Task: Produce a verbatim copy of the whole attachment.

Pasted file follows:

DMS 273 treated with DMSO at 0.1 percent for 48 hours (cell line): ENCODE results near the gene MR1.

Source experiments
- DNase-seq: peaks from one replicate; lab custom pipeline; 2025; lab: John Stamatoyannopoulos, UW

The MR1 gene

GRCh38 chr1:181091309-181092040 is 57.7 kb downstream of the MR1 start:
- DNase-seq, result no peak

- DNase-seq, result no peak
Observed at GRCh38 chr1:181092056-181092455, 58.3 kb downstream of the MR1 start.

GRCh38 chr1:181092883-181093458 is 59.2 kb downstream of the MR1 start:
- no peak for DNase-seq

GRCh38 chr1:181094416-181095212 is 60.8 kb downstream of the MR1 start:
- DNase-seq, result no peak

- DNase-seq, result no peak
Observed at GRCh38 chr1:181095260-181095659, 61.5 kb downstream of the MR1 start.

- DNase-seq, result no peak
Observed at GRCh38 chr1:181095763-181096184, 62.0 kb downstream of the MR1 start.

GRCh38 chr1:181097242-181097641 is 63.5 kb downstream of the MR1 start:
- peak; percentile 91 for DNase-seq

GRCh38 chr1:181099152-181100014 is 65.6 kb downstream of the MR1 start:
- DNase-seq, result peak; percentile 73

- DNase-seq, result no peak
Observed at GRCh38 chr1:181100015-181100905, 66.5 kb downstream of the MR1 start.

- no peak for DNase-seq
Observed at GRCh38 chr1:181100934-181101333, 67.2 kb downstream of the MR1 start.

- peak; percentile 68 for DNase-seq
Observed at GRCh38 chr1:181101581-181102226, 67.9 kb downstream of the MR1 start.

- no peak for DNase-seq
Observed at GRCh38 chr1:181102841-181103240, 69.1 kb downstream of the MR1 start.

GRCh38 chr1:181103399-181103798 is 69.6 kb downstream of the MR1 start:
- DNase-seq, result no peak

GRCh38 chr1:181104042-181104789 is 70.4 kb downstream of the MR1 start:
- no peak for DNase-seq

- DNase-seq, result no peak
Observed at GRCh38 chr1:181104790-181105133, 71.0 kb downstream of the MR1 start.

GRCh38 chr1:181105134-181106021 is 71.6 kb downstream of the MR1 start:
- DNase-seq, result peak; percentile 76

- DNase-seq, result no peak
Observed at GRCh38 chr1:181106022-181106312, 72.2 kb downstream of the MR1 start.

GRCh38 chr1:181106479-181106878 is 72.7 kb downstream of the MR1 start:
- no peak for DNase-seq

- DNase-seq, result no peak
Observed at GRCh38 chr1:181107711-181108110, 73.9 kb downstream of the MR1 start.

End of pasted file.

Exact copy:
DMS 273 treated with DMSO at 0.1 percent for 48 hours (cell line): ENCODE results near the gene MR1.

Source experiments
- DNase-seq: peaks from one replicate; lab custom pipeline; 2025; lab: John Stamatoyannopoulos, UW

The MR1 gene

GRCh38 chr1:181091309-181092040 is 57.7 kb downstream of the MR1 start:
- DNase-seq, result no peak

- DNase-seq, result no peak
Observed at GRCh38 chr1:181092056-181092455, 58.3 kb downstream of the MR1 start.

GRCh38 chr1:181092883-181093458 is 59.2 kb downstream of the MR1 start:
- no peak for DNase-seq

GRCh38 chr1:181094416-181095212 is 60.8 kb downstream of the MR1 start:
- DNase-seq, result no peak

- DNase-seq, result no peak
Observed at GRCh38 chr1:181095260-181095659, 61.5 kb downstream of the MR1 start.

- DNase-seq, result no peak
Observed at GRCh38 chr1:181095763-181096184, 62.0 kb downstream of the MR1 start.

GRCh38 chr1:181097242-181097641 is 63.5 kb downstream of the MR1 start:
- peak; percentile 91 for DNase-seq

GRCh38 chr1:181099152-181100014 is 65.6 kb downstream of the MR1 start:
- DNase-seq, result peak; percentile 73

- DNase-seq, result no peak
Observed at GRCh38 chr1:181100015-181100905, 66.5 kb downstream of the MR1 start.

- no peak for DNase-seq
Observed at GRCh38 chr1:181100934-181101333, 67.2 kb downstream of the MR1 start.

- peak; percentile 68 for DNase-seq
Observed at GRCh38 chr1:181101581-181102226, 67.9 kb downstream of the MR1 start.

- no peak for DNase-seq
Observed at GRCh38 chr1:181102841-181103240, 69.1 kb downstream of the MR1 start.

GRCh38 chr1:181103399-181103798 is 69.6 kb downstream of the MR1 start:
- DNase-seq, result no peak

GRCh38 chr1:181104042-181104789 is 70.4 kb downstream of the MR1 start:
- no peak for DNase-seq

- DNase-seq, result no peak
Observed at GRCh38 chr1:181104790-181105133, 71.0 kb downstream of the MR1 start.

GRCh38 chr1:181105134-181106021 is 71.6 kb downstream of the MR1 start:
- DNase-seq, result peak; percentile 76

- DNase-seq, result no peak
Observed at GRCh38 chr1:181106022-181106312, 72.2 kb downstream of the MR1 start.

GRCh38 chr1:181106479-181106878 is 72.7 kb downstream of the MR1 start:
- no peak for DNase-seq

- DNase-seq, result no peak
Observed at GRCh38 chr1:181107711-181108110, 73.9 kb downstream of the MR1 start.